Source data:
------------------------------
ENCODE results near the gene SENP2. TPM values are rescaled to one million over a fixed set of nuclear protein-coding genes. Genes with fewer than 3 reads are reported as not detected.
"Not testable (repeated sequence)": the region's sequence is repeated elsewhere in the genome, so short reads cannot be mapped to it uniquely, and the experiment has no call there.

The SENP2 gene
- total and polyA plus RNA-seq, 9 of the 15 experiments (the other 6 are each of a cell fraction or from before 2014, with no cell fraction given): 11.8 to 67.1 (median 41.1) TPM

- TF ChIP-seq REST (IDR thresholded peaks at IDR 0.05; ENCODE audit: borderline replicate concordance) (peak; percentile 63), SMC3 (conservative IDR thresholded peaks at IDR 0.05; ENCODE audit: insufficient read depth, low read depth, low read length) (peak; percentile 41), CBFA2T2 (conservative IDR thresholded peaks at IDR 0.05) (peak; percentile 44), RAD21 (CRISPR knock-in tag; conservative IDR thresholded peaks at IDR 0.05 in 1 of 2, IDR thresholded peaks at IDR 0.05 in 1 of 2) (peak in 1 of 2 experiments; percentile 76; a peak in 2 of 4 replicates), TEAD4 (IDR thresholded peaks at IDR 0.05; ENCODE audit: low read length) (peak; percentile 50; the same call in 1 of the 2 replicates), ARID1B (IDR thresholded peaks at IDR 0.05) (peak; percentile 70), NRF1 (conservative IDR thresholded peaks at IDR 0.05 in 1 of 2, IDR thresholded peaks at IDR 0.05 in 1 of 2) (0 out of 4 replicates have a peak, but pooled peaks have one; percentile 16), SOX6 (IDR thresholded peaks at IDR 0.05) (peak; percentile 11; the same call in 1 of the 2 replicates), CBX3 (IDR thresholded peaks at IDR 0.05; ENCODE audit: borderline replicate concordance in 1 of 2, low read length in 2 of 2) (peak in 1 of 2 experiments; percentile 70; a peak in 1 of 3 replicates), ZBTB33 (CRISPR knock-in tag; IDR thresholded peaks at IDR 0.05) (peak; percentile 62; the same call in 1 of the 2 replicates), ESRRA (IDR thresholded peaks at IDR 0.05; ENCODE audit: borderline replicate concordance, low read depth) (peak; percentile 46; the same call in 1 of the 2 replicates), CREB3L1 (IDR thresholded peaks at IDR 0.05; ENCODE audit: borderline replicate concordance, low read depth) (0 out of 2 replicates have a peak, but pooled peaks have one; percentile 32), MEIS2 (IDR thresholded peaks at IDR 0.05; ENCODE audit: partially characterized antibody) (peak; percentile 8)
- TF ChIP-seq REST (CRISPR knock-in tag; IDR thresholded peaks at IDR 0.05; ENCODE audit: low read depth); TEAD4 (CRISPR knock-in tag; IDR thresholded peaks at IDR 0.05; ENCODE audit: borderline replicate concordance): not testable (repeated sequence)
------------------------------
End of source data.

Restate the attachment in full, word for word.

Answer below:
ENCODE results near the gene SENP2. TPM values are rescaled to one million over a fixed set of nuclear protein-coding genes. Genes with fewer than 3 reads are reported as not detected.
"Not testable (repeated sequence)": the region's sequence is repeated elsewhere in the genome, so short reads cannot be mapped to it uniquely, and the experiment has no call there.

The SENP2 gene
- total and polyA plus RNA-seq, 9 of the 15 experiments (the other 6 are each of a cell fraction or from before 2014, with no cell fraction given): 11.8 to 67.1 (median 41.1) TPM

- TF ChIP-seq REST (IDR thresholded peaks at IDR 0.05; ENCODE audit: borderline replicate concordance) (peak; percentile 63), SMC3 (conservative IDR thresholded peaks at IDR 0.05; ENCODE audit: insufficient read depth, low read depth, low read length) (peak; percentile 41), CBFA2T2 (conservative IDR thresholded peaks at IDR 0.05) (peak; percentile 44), RAD21 (CRISPR knock-in tag; conservative IDR thresholded peaks at IDR 0.05 in 1 of 2, IDR thresholded peaks at IDR 0.05 in 1 of 2) (peak in 1 of 2 experiments; percentile 76; a peak in 2 of 4 replicates), TEAD4 (IDR thresholded peaks at IDR 0.05; ENCODE audit: low read length) (peak; percentile 50; the same call in 1 of the 2 replicates), ARID1B (IDR thresholded peaks at IDR 0.05) (peak; percentile 70), NRF1 (conservative IDR thresholded peaks at IDR 0.05 in 1 of 2, IDR thresholded peaks at IDR 0.05 in 1 of 2) (0 out of 4 replicates have a peak, but pooled peaks have one; percentile 16), SOX6 (IDR thresholded peaks at IDR 0.05) (peak; percentile 11; the same call in 1 of the 2 replicates), CBX3 (IDR thresholded peaks at IDR 0.05; ENCODE audit: borderline replicate concordance in 1 of 2, low read length in 2 of 2) (peak in 1 of 2 experiments; percentile 70; a peak in 1 of 3 replicates), ZBTB33 (CRISPR knock-in tag; IDR thresholded peaks at IDR 0.05) (peak; percentile 62; the same call in 1 of the 2 replicates), ESRRA (IDR thresholded peaks at IDR 0.05; ENCODE audit: borderline replicate concordance, low read depth) (peak; percentile 46; the same call in 1 of the 2 replicates), CREB3L1 (IDR thresholded peaks at IDR 0.05; ENCODE audit: borderline replicate concordance, low read depth) (0 out of 2 replicates have a peak, but pooled peaks have one; percentile 32), MEIS2 (IDR thresholded peaks at IDR 0.05; ENCODE audit: partially characterized antibody) (peak; percentile 8)
- TF ChIP-seq REST (CRISPR knock-in tag; IDR thresholded peaks at IDR 0.05; ENCODE audit: low read depth); TEAD4 (CRISPR knock-in tag; IDR thresholded peaks at IDR 0.05; ENCODE audit: borderline replicate concordance): not testable (repeated sequence)